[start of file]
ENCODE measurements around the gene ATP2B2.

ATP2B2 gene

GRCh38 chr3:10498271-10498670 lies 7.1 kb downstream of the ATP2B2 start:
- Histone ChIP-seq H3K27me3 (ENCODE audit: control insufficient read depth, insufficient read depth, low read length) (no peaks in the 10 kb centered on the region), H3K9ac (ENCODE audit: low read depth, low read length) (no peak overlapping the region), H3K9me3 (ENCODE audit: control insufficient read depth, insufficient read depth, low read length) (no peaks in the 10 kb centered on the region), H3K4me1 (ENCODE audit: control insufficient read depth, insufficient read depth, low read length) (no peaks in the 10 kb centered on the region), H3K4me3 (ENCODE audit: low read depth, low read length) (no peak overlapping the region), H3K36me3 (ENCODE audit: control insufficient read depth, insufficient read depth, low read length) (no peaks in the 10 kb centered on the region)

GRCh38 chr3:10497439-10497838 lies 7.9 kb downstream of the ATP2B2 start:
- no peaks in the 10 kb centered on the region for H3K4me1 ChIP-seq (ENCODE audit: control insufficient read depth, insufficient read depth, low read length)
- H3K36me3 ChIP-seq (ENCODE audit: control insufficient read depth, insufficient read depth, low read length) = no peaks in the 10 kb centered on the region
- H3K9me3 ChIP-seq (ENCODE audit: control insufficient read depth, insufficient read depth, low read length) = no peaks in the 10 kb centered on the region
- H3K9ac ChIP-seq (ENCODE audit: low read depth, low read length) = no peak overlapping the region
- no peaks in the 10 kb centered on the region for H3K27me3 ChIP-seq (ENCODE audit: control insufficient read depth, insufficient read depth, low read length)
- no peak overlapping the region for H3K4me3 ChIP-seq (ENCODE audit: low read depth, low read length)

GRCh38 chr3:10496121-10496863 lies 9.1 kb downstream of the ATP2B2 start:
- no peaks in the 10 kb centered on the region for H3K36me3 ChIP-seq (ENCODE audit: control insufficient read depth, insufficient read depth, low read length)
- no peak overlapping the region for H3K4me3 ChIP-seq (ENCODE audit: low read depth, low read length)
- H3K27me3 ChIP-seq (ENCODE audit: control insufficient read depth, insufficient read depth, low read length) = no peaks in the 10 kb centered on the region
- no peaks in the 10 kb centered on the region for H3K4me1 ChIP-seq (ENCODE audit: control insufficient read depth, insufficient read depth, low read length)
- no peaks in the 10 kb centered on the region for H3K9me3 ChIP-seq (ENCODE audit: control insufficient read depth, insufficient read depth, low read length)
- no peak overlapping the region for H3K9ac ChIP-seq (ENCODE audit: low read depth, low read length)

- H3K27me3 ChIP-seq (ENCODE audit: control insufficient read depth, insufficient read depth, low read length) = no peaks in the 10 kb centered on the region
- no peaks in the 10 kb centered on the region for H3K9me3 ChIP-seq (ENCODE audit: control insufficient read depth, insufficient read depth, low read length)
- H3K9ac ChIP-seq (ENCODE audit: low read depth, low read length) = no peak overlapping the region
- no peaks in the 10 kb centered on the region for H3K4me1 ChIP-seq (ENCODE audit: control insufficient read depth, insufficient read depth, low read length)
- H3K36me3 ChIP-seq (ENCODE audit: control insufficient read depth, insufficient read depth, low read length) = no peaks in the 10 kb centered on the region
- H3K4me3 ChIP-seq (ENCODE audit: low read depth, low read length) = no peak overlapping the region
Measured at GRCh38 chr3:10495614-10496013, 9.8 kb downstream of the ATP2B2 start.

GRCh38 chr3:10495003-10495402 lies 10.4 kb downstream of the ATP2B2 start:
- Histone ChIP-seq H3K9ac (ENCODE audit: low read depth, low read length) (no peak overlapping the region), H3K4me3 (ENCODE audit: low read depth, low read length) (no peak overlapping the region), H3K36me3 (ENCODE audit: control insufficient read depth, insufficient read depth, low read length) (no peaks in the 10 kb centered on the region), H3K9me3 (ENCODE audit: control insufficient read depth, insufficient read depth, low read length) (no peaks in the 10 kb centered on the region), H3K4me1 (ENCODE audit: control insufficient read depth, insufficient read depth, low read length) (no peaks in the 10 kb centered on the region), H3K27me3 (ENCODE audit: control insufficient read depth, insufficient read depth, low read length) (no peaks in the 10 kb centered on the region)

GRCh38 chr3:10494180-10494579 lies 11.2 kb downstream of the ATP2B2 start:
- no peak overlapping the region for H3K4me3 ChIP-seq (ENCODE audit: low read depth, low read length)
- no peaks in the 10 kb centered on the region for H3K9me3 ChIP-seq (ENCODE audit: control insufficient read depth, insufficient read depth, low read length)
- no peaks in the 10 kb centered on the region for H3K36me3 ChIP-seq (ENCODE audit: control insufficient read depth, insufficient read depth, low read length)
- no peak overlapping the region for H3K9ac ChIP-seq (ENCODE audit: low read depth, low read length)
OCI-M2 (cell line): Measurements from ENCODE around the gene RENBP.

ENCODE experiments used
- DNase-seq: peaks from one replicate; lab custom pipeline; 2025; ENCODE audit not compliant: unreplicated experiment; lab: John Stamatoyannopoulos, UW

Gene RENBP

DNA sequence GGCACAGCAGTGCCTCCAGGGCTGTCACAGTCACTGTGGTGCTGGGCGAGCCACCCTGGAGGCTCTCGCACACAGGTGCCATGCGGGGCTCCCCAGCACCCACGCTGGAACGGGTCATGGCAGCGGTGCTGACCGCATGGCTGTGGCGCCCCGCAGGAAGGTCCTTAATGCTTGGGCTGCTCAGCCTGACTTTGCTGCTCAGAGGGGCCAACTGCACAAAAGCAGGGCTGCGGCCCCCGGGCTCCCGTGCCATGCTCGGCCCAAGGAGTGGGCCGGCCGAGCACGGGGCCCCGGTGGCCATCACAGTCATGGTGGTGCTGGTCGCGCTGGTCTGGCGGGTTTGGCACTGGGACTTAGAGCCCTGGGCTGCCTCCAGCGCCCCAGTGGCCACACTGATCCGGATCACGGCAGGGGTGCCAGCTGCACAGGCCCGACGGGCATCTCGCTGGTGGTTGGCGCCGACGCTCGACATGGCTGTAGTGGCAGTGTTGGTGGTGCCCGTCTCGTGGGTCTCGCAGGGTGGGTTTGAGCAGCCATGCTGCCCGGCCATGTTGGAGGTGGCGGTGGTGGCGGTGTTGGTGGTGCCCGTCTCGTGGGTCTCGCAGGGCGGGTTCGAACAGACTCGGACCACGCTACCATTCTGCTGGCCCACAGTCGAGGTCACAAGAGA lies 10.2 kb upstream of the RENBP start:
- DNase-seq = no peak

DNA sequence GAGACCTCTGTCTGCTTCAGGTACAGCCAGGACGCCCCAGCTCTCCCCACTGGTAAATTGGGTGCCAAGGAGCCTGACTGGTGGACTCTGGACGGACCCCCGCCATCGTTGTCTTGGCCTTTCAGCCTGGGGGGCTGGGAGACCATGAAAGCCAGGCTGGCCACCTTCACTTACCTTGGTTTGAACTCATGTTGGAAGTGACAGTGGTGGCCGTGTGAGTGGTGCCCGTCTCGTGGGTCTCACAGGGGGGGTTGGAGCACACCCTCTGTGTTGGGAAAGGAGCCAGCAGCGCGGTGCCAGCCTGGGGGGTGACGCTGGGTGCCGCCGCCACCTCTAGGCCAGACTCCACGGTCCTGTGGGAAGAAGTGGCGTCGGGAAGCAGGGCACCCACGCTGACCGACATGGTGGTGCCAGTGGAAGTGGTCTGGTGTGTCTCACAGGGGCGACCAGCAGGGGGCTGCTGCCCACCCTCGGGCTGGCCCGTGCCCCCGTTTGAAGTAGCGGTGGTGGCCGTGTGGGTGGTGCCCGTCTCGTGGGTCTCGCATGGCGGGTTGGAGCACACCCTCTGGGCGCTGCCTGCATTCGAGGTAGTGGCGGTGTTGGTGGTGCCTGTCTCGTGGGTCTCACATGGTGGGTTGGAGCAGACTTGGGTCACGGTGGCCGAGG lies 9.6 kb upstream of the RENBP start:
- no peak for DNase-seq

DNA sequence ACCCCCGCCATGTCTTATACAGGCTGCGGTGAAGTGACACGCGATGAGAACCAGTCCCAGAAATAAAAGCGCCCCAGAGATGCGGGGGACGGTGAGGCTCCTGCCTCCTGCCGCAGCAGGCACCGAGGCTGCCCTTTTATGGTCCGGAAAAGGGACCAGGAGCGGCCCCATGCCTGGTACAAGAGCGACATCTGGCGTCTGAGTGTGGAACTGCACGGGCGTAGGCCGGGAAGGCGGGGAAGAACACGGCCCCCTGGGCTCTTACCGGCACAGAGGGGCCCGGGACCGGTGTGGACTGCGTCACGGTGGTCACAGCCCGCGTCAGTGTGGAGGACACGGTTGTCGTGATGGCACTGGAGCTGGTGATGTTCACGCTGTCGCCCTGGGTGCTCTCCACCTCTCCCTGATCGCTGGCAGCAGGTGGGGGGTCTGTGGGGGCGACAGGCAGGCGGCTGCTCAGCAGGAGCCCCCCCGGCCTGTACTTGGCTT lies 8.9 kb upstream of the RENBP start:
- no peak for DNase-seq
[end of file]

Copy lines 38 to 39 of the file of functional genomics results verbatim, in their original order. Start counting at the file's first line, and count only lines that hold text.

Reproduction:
- DNase-seq = no peak

DNA sequence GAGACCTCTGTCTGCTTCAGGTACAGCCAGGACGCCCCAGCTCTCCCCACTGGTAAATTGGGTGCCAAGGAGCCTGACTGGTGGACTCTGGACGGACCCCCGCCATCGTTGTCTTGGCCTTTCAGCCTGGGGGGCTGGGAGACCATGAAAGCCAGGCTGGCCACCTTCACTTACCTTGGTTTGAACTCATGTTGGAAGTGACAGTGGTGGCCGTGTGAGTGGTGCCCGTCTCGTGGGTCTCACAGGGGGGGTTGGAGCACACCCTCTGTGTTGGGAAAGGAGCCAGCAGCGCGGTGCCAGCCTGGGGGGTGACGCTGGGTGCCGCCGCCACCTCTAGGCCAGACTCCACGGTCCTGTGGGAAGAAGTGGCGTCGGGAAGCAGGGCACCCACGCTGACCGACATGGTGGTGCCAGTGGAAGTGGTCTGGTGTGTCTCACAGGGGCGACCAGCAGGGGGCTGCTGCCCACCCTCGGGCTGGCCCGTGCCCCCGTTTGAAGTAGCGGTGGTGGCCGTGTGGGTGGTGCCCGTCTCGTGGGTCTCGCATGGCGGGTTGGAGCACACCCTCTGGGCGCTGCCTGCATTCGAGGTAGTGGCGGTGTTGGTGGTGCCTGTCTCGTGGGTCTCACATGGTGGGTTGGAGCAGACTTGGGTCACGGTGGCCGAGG lies 9.6 kb upstream of the RENBP start: